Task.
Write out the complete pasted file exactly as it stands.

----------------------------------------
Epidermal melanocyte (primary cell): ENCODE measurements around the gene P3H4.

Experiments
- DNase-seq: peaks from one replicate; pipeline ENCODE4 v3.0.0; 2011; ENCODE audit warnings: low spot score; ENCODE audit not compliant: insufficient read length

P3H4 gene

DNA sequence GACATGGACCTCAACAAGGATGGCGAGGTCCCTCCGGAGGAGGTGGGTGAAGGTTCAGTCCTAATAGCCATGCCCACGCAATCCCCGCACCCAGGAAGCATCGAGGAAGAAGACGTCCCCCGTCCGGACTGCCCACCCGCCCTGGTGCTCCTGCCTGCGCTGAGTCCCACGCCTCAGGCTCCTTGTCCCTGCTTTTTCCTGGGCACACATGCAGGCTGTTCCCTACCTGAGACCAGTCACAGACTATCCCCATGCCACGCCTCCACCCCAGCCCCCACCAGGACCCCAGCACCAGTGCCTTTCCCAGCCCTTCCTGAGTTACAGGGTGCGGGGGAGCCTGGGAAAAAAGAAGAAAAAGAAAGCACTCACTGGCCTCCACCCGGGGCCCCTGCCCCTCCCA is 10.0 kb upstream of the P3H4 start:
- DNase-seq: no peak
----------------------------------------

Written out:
Epidermal melanocyte (primary cell): ENCODE measurements around the gene P3H4.

Experiments
- DNase-seq: peaks from one replicate; pipeline ENCODE4 v3.0.0; 2011; ENCODE audit warnings: low spot score; ENCODE audit not compliant: insufficient read length

P3H4 gene

DNA sequence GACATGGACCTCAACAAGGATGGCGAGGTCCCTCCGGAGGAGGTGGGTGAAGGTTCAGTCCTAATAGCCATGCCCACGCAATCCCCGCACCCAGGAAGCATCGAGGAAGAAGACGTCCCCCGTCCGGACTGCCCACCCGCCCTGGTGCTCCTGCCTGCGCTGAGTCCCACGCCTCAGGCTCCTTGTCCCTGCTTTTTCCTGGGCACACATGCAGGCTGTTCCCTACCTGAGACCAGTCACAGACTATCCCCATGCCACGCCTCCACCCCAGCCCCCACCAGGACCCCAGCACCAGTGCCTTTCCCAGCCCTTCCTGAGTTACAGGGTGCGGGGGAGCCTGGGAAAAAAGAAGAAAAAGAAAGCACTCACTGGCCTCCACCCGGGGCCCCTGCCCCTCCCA is 10.0 kb upstream of the P3H4 start:
- DNase-seq: no peak